The new home of education, social work, social sciences and dance at the University of Auckland, building B201, hosted alumni on City Campus for a special Valentine's Day event to celebrate the space.

Guests enjoy the airy new atrium at B201 on Valentine's Day.
Guests enjoy the airy new atrium at B201 on Valentine's Day.

Transformed from its less than lovable self to a state-of-the-art facility, building B201 on Symonds Street hosted alumni of the Faculties of Art, Education and Social Work and Creative Arts and Industries at a special Valentine's Day event to introduce them to the new space.

 Love our Space, held on 14 February, saw the airy new atrium adorned in red Valentine’s balloons as guests heard from Jasmax project lead, principal architect Chris Scott, about the vision behind the building’s three-year transformation from ugly duckling to swan.

The 50-year-old former Human Sciences Building, known for its rabbit warren of corridors, high-windowed offices and heavy concrete façade, has been completely refurbished in a world-leading reuse project that has already earned a six-star design rating from the New Zealand Green Building Council for a variety of sustainable features.

In particular, the fact that rather than knock down the existing building, the project team worked with its ‘bones’, thereby slashing around 50 percent of the carbon emissions associated with new builds, as well as a lot of construction time.

Other features of the nine-storey building include solar photovoltaic panels, green roof gardens, dance and drama studios, a flexible lecture theatre with a stunning view out to the Auckland Museum, archaeology wet labs, counselling suites, and, with teacher education in mind, specialist areas for cooking, timber work, craft, painting and music.

The timber-vaulted atrium also offers a café and plenty of comfortable spaces for students and staff to sit, study and connect; a vision that came to life during the first two weeks of semester when every corner was happily occupied.

Jasmax principal architect Chris Scott gave a talk about the process of redesigning the building and some of its notable features. Photos: Elizabeth Campbell
Jasmax principal architect Chris Scott gave a talk about the process of redesigning the building and some of its notable features.

Another key part of the brief, said Chris Scott, was to create a link between Symonds and Wynyard streets. A feature staircase and lifts now drop down onto Wynyard to the new entry, which, together with the landscaping, transforms a once bleak area and connects it naturally to the campus.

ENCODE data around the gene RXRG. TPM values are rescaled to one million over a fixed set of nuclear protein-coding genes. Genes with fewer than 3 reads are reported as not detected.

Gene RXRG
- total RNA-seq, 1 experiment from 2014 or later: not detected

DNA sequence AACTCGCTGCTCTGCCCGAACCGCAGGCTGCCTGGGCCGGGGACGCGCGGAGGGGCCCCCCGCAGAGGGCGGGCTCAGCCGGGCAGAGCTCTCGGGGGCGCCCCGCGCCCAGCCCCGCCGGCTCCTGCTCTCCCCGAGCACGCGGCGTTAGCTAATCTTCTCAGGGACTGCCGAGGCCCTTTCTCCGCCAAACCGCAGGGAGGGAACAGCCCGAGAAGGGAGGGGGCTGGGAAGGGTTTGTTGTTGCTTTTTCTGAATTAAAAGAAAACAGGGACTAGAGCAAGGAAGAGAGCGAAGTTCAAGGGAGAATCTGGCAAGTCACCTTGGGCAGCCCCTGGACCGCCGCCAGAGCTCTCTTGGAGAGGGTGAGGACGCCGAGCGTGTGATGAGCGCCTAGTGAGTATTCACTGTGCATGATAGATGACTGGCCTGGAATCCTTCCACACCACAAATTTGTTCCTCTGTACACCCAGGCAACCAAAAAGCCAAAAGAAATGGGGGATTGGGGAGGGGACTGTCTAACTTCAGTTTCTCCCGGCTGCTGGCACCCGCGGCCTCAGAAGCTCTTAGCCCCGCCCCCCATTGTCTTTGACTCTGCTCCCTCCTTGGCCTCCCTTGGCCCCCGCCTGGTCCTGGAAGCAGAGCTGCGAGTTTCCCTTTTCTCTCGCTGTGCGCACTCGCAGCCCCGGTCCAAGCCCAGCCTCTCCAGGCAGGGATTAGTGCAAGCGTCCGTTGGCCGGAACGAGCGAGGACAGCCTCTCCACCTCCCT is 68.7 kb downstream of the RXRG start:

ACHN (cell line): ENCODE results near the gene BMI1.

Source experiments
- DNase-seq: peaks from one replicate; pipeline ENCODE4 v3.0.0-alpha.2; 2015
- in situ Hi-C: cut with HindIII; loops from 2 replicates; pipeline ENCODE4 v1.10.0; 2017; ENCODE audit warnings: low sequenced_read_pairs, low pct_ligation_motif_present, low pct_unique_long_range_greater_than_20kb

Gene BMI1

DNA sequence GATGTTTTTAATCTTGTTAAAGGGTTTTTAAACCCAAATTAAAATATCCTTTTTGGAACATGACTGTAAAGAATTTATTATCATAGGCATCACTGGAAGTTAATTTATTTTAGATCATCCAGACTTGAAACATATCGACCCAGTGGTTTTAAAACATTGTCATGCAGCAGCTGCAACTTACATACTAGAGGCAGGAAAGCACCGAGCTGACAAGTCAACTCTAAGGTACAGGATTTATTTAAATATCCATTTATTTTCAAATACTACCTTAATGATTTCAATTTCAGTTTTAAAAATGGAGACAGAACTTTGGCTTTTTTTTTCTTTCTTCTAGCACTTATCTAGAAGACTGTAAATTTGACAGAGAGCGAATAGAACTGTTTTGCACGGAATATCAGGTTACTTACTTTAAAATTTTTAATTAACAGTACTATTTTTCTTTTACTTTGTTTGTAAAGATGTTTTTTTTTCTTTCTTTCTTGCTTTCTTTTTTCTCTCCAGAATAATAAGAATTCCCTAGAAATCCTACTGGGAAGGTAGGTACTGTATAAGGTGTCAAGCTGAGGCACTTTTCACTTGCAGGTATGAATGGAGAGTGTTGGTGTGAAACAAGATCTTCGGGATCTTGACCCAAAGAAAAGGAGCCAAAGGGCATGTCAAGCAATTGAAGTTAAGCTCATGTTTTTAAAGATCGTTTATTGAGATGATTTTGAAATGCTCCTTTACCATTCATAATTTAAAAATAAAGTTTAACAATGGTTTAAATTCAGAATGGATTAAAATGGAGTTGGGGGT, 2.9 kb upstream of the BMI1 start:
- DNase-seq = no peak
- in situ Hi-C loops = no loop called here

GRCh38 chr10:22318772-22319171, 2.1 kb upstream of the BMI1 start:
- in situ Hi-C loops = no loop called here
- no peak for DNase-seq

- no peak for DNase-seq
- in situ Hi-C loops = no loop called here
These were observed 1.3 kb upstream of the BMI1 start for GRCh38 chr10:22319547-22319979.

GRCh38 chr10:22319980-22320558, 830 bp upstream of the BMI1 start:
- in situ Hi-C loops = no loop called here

This connection also traces a historic one; the area called Waipapa that once sat adjacent to the foreshore below the University was an important point of trade, mostly in food, between Ngāti Whātua and the fledgling city of Auckland.

The building was officially opened on 19 September 2023 by then Prime Minister Chris Hipkins in acknowledgement of the Labour government’s ‘shovel ready’ funding of the project at a time, during Covid, when many other jobs in construction had come to a standstill.

At its peak, the project created more than 500 jobs. It was designed by Jasmax in collaboration with Māori design agency Haumi, engineered by Beca and built by Hawkins, in consultation with a team from Property Services at the University.

Love our Space was opened with a mihi whakatau from Te Kapua O’Connor, a PhD candidate in Māori Studies, and included speeches by both Professor Greenberg, Dean of the Faculty of Arts and Dean of Education and Social Work, Professor Mark Barrow.

It’s hoped to be the beginning of more such events welcoming alumni back to campus to enjoy these lovely new spaces, says organiser Fiona Scanlen, Alumni Relations Manager for the Faculties of Arts, Law, Education and Social Work and Creative Arts and Industries.

Watch B201  being officially opened by former PM Chris Hipkins, alongside VC Professor Dawn Freshwater in September 2023.

Media contact

Julianne Evans | Media adviser
M: 027 562 5868